It’s possible to do up a smaller flat of course, but the options are more limited. In most cases it comes down to opening up spaces, choosing colours, and a feature wall. For the kind of upgrades that really ‘wow’ people, I think a certain amount of space is needed. So of course, bigger flats are definitely easier to upgrade, design-wise, than smaller ones.”

Which isn’t to say a small flat can’t have any boost to COV via renovations. Just that said renovations can’t contribute as much.

For more on raising resale value, follow us on Facebook.


Might be Able to Sublet

If your flat is a three-room or larger, you’re allowed to sublet rooms. See the exact rules here.

Having subtenants is a life-altering experience, and one that’s about as comfortable as discussing your sex life on the nine o’clock news. It spoils the whole “privacy” advantage is what I’m saying.

But hey, if you’re in a pinch, it helps with the loan repayments. Some young couples might want to get a three-room with one close relative, instead of settling for a two-room to save money.


The Downsides of Getting the Biggest Flat

The downside risks are situational.

These are:

  • Opportunity Cost (If Not Using CPF)
  • Financial Problems Can Be Magnified


Opportunity Cost (If Not Using CPF)


glasses on stocks page
…and maybe if we paid the power bill, you’d pick the right stocks more often. Just saying.


Say you’ve cleared out your CPF, so you’re paying your home loan in cash. What’s the size of this crater in your cash flow?

When you’re juggling credit card loans, car loans, personal loans, etc. even a few hundred dollars a month can make a difference. You might want to pick a smaller flat to avoid damming up your cash flow.

Also, this is a factor to anyone investing in equities, Forex, etc. The more you spend servicing a home loan, the less you have for other investments. Treat it as an opportunity cost: You might miss out out on an investment that’d net you private property in five years; if you’d just bear with a smaller flat for now.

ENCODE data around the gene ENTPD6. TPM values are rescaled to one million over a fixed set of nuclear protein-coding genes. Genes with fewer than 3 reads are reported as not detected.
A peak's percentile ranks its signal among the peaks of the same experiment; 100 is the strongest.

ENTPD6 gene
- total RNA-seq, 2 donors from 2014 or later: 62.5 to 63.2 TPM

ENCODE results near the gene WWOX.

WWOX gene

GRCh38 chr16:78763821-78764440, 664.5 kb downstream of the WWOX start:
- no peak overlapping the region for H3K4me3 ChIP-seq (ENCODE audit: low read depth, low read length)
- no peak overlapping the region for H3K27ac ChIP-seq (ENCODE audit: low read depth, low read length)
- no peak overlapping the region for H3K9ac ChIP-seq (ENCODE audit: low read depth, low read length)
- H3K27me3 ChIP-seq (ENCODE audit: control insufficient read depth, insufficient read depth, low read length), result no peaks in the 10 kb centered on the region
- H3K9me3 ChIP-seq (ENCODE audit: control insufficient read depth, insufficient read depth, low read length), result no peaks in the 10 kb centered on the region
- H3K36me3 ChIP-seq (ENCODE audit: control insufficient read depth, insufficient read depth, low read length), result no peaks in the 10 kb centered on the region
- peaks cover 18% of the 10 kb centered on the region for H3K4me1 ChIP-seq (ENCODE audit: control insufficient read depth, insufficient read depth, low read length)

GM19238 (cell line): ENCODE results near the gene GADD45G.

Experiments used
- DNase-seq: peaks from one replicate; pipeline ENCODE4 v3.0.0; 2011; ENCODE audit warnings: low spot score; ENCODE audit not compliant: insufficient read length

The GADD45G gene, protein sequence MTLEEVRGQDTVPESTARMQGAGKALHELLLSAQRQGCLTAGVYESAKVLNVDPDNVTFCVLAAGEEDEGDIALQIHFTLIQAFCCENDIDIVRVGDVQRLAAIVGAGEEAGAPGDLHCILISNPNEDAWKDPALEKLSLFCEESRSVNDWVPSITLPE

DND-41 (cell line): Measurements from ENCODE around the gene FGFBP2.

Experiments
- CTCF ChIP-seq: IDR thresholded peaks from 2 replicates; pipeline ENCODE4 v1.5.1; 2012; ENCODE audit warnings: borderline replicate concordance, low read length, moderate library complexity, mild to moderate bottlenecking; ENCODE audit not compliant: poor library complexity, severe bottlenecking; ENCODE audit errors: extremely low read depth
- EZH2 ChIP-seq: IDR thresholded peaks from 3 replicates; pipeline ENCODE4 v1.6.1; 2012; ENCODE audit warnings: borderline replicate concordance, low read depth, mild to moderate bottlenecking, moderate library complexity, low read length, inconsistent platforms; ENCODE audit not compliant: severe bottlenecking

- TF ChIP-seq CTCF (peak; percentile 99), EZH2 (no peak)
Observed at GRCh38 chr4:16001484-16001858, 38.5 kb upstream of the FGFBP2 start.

Of course, if you have no other investment plans, this isn’t an issue.


Financial Problems Can Be Magnified

A bigger flat saddles you with more debt, thus magnifying financial problems.

If you have a DSR of around 30% (possible with small HDB flats), you’re the financial equivalent of Fort Knox. You’ll have enough money to cope with another loan (if needed), set aside decent savings, and probably find alternative investments.

Even if you lose your job or have a medical emergency, you should be able to make loan repayments until you’re back on your feet.

So if you’re in a risky situation (e.g. just went freelance, just launched your own start-up), you might want to consider a smaller flat.

In conclusion, whether you should get the biggest flat is subjective. There’s no single answer for everybody. Just be sure to consider your immediate financial situation, and to take into account your psychological needs. Also be sure to get the cheapest loans if you turn to the bank, via sites like


Image Credits:
Thant Zin Myint, Milo Riano, rogue-designs, Iman Mosaad, The Integer Club

Did you get the biggest flat you could? Comment and tell us why!

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Ryan Ong

I was a freelance writer for over a decade, and covered topics from music to super-contagious foot diseases. I took this job because I believe financial news should be accessible and fun to read. Also, because the assignments don't involve shouting teenagers and debilitating plagues.